‘The Defiant Ones’ Highlights the Synergistic Partnership of Dr. Dre and Jimmy Iovine

Ever since the release of the 2015 N.W.A biopic “Straight Outta Compton,” the mythology surrounding Dr. Dre has reached Brian Wilson-level proportions – and rightly so. Like The Beach Boys’ savant, his singular vision and gifted ear for melody, harmony and timbre changed the face of music. The movie also demonstrated his beleaguered ascent to superstardom, especially in a scene where Dre is attempting to shop his 1992 debut “The Chronic” with little success. When no other labels are willing to bite, one seasoned executive looks Dre in the eyes and says, “Listen. I don’t know anything about hip-hop, but I know that this is special.” But what’s beyond the purview of “Straight Outta Compton” is that that particular record executive, Jimmy Iovine, was every bit as visionary as Dr. Dre. With fascinating detail and flowing narrative grace, the HBO documentary miniseries “The Defiant Ones” chronicles how these two gifted music and business luminaries join forces to take the world by storm.

Wisely, the documentary tells both men’s stories simultaneously, drawing attention to the numerous parallels between their lives. Though neither was really given a fair shot, both used scrappy determination to find success in the music industry and took full advantage of whatever meagre opportunities they were given. For instance, Iovine worked his way up from sweeping the floors at the Record Plant in New York all the way to engineering and producing albums by John Lennon, Bruce Springsteen and Stevie Nicks. Nearly a decade later, Dr. Dre snuck up on stage so that he could DJ at Eve After Dark, his back door into spinning with the World Class Wreckin’ Cru.

Once their timelines finally sync up in episode three, their first meeting is just as fated as its portrayal in “Straight Outta Compton” made it seem. “The Defiant Ones” also follows the story from Iovine’s perspective, however, a former platinum-selling producer who’s looking for the next generation of hitmakers to sign to his fledgling Interscope Records. In addition to Dre, he lures Nine Inch Nails’ Trent Reznor with the promise of total artistic freedom and the ability to sign artists to his own vanity label. Reznor’s first signing is Marilyn Manson, which is soon paying huge dividends; meanwhile, Dre is establishing Death Row as the new home of hip hop with Snoop Dogg, Warren G, and eventually Tupac. And all because of Iovine’s vision…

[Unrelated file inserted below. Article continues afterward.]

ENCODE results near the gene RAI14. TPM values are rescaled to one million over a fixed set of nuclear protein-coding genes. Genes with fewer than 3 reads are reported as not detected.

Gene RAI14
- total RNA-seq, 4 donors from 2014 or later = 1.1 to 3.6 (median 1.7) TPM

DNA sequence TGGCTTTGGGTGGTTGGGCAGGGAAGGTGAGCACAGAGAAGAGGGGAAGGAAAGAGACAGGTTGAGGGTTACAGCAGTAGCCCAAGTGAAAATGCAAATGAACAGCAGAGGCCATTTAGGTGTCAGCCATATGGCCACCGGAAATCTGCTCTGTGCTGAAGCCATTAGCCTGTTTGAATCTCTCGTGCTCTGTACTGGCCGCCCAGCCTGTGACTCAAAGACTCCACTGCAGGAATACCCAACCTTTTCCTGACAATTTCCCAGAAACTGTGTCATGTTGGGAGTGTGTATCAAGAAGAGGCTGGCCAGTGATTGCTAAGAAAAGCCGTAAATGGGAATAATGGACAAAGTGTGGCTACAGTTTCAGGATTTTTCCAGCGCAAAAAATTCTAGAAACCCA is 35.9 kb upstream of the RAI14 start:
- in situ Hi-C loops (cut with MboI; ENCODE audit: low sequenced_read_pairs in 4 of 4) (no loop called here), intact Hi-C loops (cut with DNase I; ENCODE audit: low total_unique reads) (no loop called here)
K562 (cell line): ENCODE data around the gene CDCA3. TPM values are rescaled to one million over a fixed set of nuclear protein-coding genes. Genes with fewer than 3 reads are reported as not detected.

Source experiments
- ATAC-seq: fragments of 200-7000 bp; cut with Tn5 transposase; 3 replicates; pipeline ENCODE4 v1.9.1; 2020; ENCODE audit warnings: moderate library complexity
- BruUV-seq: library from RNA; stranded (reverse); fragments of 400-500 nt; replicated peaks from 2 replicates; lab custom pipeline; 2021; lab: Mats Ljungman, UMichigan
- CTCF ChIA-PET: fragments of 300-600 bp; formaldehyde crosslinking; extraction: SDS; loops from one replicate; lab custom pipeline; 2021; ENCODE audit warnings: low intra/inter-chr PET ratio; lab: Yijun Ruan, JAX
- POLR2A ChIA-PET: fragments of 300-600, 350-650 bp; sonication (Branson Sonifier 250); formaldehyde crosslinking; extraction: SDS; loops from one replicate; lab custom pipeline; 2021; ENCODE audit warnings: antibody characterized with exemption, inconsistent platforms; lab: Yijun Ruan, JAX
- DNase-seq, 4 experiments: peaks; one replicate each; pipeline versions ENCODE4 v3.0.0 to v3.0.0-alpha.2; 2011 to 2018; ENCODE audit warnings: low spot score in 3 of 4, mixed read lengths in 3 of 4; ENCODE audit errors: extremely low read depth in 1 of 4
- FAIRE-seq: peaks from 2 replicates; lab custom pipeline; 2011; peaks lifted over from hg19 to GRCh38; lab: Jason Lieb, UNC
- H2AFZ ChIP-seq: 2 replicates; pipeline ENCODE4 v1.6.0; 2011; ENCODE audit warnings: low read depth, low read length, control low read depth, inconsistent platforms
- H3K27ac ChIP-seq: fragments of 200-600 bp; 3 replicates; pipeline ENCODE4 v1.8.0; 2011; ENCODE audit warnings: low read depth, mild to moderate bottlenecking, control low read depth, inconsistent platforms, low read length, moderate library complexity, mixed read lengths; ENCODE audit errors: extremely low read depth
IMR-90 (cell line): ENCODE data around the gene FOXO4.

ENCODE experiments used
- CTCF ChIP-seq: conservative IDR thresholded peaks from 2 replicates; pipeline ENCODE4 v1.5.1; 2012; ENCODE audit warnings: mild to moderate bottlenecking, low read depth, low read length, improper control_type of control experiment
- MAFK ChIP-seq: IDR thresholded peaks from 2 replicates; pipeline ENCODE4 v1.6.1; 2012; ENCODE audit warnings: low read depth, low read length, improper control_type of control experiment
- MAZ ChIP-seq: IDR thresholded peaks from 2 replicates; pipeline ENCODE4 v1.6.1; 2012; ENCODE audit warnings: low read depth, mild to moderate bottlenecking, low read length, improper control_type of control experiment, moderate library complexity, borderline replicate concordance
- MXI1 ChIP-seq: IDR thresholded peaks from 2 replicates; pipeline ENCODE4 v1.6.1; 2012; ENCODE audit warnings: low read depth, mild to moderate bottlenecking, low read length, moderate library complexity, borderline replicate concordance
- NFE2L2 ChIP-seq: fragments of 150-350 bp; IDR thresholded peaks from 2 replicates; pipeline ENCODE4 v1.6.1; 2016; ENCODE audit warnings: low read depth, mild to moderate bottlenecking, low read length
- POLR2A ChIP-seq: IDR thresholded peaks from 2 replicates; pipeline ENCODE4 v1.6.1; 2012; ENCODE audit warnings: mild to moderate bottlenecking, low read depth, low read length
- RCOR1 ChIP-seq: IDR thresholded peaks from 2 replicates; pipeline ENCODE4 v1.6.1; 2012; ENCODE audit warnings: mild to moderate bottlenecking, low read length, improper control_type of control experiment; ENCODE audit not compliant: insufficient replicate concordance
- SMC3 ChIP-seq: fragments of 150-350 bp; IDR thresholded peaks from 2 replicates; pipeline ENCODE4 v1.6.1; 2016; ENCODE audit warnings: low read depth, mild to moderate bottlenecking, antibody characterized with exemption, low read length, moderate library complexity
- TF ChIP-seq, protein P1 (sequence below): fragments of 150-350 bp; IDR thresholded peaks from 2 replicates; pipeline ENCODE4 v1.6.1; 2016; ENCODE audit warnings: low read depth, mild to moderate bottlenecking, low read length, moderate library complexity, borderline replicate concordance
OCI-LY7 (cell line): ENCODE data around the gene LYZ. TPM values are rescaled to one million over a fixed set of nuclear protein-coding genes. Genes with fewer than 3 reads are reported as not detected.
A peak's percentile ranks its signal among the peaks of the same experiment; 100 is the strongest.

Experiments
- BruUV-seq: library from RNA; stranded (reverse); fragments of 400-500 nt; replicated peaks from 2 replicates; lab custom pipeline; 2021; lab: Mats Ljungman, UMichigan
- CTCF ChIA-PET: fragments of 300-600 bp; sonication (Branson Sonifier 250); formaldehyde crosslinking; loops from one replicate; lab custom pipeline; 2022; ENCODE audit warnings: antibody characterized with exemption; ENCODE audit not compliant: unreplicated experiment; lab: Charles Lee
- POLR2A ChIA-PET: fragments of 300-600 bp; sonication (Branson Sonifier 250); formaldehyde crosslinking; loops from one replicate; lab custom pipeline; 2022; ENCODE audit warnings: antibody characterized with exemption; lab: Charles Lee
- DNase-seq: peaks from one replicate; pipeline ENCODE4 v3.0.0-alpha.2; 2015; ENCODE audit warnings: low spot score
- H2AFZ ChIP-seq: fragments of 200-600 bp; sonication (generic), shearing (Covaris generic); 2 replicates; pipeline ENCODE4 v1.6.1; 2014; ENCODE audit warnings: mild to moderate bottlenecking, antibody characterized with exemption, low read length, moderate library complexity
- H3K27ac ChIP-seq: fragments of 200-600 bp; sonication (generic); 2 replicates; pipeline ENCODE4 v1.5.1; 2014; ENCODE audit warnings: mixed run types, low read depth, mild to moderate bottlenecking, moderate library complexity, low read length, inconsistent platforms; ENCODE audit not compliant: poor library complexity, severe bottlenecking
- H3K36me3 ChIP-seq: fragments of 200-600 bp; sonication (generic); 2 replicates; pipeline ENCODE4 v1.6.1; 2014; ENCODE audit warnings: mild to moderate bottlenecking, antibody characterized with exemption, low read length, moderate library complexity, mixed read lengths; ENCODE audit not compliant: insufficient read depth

One of the strengths of the documentary, though, is that it not only valorizes their drive and intuition, but also shows the problematic role that their workaholic tendencies play in their lives. This is best illustrated by a scene toward the end of the series where we finally witness Dre at work in the studio. He starts to rap a line, but abandons it halfway through with a dissatisfied groan. Line by line, he starts and stops at little fudges that would no doubt go unnoticed by casual listeners. This obsessive process continues for hours until he finally has enough to splice together the take he wants. And when he presses play on “Compton’s” leadoff single, “Talking to My Diary,” you can instantly tell that it’s worth every fraught, gut-wrenching second that it takes for him to create such inspired music.

By demonstrating the duality of each man, the show transcends ordinary hero worship and becomes a three dimensional character study, albeit of two different characters. The fact that they both create and think with such unabashed passion makes their flaws that much more interesting, revelatory, and human. And their circuitous path to finding one another makes their synergistic meeting all the more rewarding when we finally see it unfold – that alone is worth the price of admission.

The Defiant Ones” premiers on HBO Sunday, July 9 at 9 p.m. ET and is available via On Demand, HBO.com, HBO Now and HBO Go.